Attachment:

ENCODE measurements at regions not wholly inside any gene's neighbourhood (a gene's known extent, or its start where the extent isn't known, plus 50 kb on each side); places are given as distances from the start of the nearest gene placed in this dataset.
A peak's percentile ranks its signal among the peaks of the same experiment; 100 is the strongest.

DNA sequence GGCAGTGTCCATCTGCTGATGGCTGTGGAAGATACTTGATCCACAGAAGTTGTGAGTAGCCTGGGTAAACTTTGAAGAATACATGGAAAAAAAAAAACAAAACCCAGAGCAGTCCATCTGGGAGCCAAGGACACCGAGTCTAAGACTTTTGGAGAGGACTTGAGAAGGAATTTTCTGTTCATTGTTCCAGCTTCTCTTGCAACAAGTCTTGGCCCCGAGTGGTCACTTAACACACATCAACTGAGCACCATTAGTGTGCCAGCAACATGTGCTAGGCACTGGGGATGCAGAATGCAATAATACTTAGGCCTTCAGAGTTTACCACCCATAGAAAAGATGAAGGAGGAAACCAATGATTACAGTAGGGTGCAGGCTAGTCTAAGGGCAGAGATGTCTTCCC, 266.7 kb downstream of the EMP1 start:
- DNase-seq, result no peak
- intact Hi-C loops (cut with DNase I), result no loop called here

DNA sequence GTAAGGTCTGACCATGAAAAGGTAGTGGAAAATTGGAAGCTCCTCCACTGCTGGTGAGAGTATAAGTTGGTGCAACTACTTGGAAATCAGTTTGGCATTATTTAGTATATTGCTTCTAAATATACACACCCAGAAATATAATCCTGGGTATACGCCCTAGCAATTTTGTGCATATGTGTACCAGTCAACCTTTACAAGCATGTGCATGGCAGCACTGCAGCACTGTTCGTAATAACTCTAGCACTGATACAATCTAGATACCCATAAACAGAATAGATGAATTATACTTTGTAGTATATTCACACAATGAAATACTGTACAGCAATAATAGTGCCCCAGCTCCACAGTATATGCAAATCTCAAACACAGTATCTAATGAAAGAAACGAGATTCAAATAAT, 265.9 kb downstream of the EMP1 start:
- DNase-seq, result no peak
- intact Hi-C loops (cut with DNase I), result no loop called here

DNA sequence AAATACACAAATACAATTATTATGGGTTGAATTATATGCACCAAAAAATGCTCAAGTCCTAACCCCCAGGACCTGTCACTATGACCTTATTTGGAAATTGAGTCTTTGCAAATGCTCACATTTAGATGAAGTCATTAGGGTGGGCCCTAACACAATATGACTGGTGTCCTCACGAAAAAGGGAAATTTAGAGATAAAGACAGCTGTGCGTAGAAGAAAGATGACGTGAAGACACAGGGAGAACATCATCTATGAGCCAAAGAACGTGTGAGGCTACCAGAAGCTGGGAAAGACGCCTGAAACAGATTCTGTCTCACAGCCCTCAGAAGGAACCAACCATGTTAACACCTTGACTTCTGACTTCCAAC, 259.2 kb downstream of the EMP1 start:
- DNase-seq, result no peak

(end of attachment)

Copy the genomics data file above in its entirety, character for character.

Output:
ENCODE measurements at regions not wholly inside any gene's neighbourhood (a gene's known extent, or its start where the extent isn't known, plus 50 kb on each side); places are given as distances from the start of the nearest gene placed in this dataset.
A peak's percentile ranks its signal among the peaks of the same experiment; 100 is the strongest.

DNA sequence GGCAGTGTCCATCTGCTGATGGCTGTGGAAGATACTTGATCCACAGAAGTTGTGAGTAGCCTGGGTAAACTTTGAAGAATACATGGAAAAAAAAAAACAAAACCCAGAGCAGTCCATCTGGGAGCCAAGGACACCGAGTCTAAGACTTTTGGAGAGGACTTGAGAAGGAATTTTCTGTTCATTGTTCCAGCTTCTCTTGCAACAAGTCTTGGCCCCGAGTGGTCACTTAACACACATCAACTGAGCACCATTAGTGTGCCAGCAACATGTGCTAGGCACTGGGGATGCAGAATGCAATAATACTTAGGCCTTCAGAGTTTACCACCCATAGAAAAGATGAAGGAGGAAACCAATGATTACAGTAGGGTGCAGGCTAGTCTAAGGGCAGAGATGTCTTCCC, 266.7 kb downstream of the EMP1 start:
- DNase-seq, result no peak
- intact Hi-C loops (cut with DNase I), result no loop called here

DNA sequence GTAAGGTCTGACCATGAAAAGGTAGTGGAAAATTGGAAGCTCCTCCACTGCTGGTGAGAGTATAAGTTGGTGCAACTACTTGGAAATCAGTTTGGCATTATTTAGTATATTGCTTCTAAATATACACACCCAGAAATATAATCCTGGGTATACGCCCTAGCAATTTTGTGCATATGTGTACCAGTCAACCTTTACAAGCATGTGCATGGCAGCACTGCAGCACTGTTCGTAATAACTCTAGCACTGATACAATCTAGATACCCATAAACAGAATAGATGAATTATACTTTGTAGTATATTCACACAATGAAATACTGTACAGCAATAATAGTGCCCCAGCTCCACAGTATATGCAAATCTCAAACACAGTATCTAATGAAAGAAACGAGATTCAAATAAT, 265.9 kb downstream of the EMP1 start:
- DNase-seq, result no peak
- intact Hi-C loops (cut with DNase I), result no loop called here

DNA sequence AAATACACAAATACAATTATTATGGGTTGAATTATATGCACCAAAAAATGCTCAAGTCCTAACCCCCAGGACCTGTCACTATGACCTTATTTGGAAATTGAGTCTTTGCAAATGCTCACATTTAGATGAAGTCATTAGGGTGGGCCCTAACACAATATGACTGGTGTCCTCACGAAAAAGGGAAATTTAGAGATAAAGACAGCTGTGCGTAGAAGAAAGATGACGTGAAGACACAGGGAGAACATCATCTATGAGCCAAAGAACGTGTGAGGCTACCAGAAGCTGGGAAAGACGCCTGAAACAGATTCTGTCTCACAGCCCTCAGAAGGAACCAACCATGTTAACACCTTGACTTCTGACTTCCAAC, 259.2 kb downstream of the EMP1 start:
- DNase-seq, result no peak